Warning that “decision-making gridlock” has bogged down efforts to protect public health, a national panel of scientists recommended Wednesday that the U.S. Environmental Protection Agency overhaul its strategy for analyzing the hazards of toxic chemicals and pollutants.
Risk assessment is the scientific tool that policymakers use to guide their decisions about how and when to regulate chemicals in air, water, food and consumer products. But the assessments, often decades-long and cumbersome, fail to provide the answers that policymakers need to make their decisions, according to a panel of experts convened by the National Academy of Sciences.
The reforms proposed by the committee would be the first major overhaul of the federal agency's framework for analyzing environmental risks in 25 years. Policy experts, environmentalists and others have complained for years that the EPA has been stricken with “paralysis by analysis.”
“Risk assessment is at a crossroads, and its credibility is being challenged,” wrote the National Research Council panel, which was chaired by Thomas Burke, an associate dean and professor of health policy at the Johns Hopkins Bloomberg School of Public Health in Baltimore.
Noting that the EPA's risk reports are "subject to considerable scientific, political and public scrutiny," the scientists recommended a series of changes at EPA that they described as "more coherent, consistent and transparent."
"Global impacts are combining with the high financial and political stakes of risk management to place an unprecedented pressure on risk assessors in EPA. But risk assessment remains essential to the agency's mission to ensure protection of public health and the environment. Much work is needed to improve the scientific status, utility, and public credibility of risk assessment," the 15 scientists wrote in their report, entitled "Science and Decisions."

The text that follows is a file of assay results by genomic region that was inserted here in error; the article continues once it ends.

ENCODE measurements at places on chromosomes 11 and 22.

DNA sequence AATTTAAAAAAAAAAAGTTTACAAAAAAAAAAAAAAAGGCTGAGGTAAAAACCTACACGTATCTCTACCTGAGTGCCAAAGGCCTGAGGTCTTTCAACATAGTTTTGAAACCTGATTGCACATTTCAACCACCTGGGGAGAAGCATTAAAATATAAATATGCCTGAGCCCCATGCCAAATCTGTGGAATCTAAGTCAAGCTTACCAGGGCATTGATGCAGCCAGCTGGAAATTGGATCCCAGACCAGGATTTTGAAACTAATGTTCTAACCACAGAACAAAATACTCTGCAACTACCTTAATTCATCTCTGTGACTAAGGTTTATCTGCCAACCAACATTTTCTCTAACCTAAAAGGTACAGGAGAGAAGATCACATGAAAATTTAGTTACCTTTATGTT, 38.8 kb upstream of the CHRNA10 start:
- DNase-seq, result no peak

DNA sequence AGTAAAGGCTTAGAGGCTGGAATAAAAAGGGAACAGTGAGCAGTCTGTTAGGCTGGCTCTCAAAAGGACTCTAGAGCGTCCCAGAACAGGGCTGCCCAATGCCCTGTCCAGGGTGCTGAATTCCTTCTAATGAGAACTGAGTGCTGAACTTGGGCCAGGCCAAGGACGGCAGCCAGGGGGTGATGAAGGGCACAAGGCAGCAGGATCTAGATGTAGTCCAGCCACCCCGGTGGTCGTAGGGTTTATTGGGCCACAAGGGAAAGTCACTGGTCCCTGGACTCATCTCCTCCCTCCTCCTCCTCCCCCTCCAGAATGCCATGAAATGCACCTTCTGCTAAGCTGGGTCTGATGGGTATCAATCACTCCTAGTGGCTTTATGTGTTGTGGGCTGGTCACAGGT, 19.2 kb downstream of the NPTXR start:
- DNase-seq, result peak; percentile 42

The problems, they said, include "long delays in completing complex risk assessments, some of which take decades to complete; lack of data, which leads to important uncertainty in risk assessments; and the need for risk assessment of many unevaluated chemicals in the marketplace and emerging agents."
The committee was convened at the request of the EPA in an effort to update its strategy, which was modeled after a 1983 National Research Council report, dubbed “the Red Book.” The experts spent 18 months reviewing EPA’s risk assessments and nearly a year preparing the 382-page report.
Top officials from EPA's National Center for Environmental Assessment were briefed last Tuesday on the committee's findings, and observers said they seemed supportive of the recommendations.
EPA spokeswoman Suzanne Ackerman said the agency welcomed the report "because of our commitment to providing the best possible risk assessments to protect human health." Agency officials had no specific comments about the recommendations, but Ackerman said they will review them and then develop a plan for implementing them.
The new approach would require a major transformation at the EPA, as well as substantial commitments by the President and Congress, the panel reported.